All Covid restrictions - including the requirement to self-isolate - are set be scrapped in Wales on March 28, the Welsh Government has announced.
This means we will have lived with some form of Covid restrictions for more than two years, since the first lockdown was introduced back in March 2020.
Here’s a look back at some of the most notable - the remainder of which we will soon be saying goodbye to.
Stay at home
On March 23rd, 2020, we were all issued a clear instruction. Stay at home - except for very limited purposes.
Schools and non-essential shops closed, people could not visit those they didn't live with, and gatherings of more than two people in public were banned - with measures enforceable by police.
During these early months, we could only leave our homes to exercise once a day.
The ‘five-mile rule’
In June 2020, as cases fell, the First Minister announced that the “stay at home” message was changing to “stay local”. We were urged to use “five miles as a guide”.
This proved to be controversial and difficult to police - particularly since in England, people had been allowed to travel unlimited distances since mid-May.
The rule was scrapped by July 2020, with many living in rural areas saying the limit of five miles was unfair on them.
In July 2020, face masks became compulsory for people using public transport. By September 2020 - as cases began to rise again - face masks also became compulsory in indoor public places.
As of March 4, 2022, face masks are still a legal requirement on public transport, in shops and in healthcare settings. But along with the other remaining restrictions, that is set to end on March 28.
The rules on meeting others indoors changed regularly in response to rising and falling case numbers.
During the first lockdown, it was illegal to meet anyone not from your own household indoors.
By July 2020, the first so-called household bubbles were introduced when Mark Drakeford announced that two households could form what was known as an ‘extended household’. The following month - as cases stayed low - bubbles were increased to four households.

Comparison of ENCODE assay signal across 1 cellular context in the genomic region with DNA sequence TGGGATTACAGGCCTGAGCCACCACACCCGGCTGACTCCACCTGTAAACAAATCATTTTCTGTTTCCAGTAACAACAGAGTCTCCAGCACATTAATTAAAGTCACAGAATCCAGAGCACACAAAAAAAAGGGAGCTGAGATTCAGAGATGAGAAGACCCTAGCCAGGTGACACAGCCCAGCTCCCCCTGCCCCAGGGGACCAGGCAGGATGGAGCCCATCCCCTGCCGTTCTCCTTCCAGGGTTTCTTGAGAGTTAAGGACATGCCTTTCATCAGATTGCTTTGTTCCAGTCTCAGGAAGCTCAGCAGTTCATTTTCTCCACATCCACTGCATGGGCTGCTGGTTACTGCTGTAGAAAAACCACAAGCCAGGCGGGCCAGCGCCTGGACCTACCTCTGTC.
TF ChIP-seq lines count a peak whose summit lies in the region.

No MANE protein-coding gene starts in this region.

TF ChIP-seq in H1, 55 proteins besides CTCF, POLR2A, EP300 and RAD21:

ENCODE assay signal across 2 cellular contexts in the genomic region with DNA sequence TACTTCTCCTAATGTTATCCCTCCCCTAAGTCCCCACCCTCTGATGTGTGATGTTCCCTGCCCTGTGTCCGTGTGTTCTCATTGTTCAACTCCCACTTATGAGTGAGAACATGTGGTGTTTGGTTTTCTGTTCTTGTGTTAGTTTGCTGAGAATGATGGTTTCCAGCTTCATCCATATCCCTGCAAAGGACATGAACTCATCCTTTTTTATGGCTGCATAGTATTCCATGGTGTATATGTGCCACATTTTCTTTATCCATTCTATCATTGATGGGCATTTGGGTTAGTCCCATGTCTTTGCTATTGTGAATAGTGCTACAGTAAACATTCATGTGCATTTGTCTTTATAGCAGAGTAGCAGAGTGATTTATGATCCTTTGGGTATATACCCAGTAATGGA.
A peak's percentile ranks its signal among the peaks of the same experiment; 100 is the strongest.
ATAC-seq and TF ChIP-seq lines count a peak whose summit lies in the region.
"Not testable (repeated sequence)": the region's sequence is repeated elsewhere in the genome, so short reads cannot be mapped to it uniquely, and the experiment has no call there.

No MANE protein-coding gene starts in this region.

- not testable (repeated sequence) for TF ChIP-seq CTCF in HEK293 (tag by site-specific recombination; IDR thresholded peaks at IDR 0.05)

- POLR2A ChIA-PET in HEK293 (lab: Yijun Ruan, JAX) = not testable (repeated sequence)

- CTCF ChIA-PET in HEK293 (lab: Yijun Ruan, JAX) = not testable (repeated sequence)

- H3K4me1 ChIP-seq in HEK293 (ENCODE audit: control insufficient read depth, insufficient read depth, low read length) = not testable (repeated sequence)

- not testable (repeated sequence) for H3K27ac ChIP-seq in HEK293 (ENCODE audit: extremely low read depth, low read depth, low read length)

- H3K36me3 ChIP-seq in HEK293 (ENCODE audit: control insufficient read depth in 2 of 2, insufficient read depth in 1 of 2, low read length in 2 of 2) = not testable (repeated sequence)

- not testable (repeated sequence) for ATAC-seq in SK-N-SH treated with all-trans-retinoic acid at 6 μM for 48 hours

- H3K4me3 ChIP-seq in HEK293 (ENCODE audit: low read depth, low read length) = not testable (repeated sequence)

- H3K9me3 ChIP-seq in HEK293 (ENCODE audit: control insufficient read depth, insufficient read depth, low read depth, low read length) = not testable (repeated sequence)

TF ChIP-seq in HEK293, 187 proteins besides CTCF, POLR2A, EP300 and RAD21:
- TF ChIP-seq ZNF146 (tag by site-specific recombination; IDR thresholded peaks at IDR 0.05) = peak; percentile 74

But by the Autumn of 2020, as cases rose and local lockdowns began, many areas of Wales saw extended households banned again.
The ‘firebreak’ and the ban on non-essential items
At the end of October 2020, with cases rising, the First Minister announced a 17 day ‘circuit-breaker’ lockdown for Wales.
People were told to stay at home, except for very limited purposes, and not to visit people they did not live with. Schools closed to all pupils aged year 9 and up.
One of the most controversial aspects of the firebreak was the so-called non-essential items ban.
Supermarkets were told they must only sell essential items to discourage people from spending more time than necessary in shops and to be fair to retailers who have had to shut.
It led to some supermarkets taping off aisles where books, baby clothes and birthday cards could be purchased.
Tens of thousands signed a petition demanding the rule be scrapped, describing it as “disproportionate and cruel”.
Christmas is cancelled
UK-wide rules for Christmas 2020 were initially agreed upon by the four nations, which would have allowed families across the UK to form bubbles of three households for a period of five days.
But on 16th December 2020, as cases continued rising, it was announced that only two households would be able to form Christmas bubbles in Wales.
Three days later, on December 19, the situation changed again and Mr Drakeford announced that Wales would move to Alert Level 4 from midnight, with the rules allowing two households to form a bubble over Christmas now only applying to Christmas Day.
The UK Government announced similar restrictions for millions of people living in England, with a number of newspaper headlines at the time stating: “Christmas is cancelled.”
A full lockdown followed, and rules did not begin to ease in Wales until Februrary 2021.
Covid passes were introduced in Wales in October 2021, following a fresh uptick in cases. The passes meant that anyone attending a nightclub or large event needed to provide proof of vaccination or a negative test result.
Their introduction was not without controversy, as all three opposition parties united to oppose them.
In the end, the law change was passed by a single vote after one opposition member was unable to join remotely.
Covid passes were eventually scrapped in February 2022.
Omicron surge + new restrictions
In November 2021, the Welsh Government raised concerns about a new variant of Covid, known as Omicron.
By December, there were fresh fears about the possibility of another cancelled Christmas, and a race to offer booster jabs to all over-18s by the end of the year.
On Boxing Day, new restrictions were imposed - which included a return of the 2m rule and a rule of six in places like cinemas and theatres.
The maximum number of people who could gather was limited to 30 indoors and 50 outdoors.
By mid-January 2022, as fears about the severity of Omicron were allayed, Mark Drakeford announced a gradual return to Alert Level 0.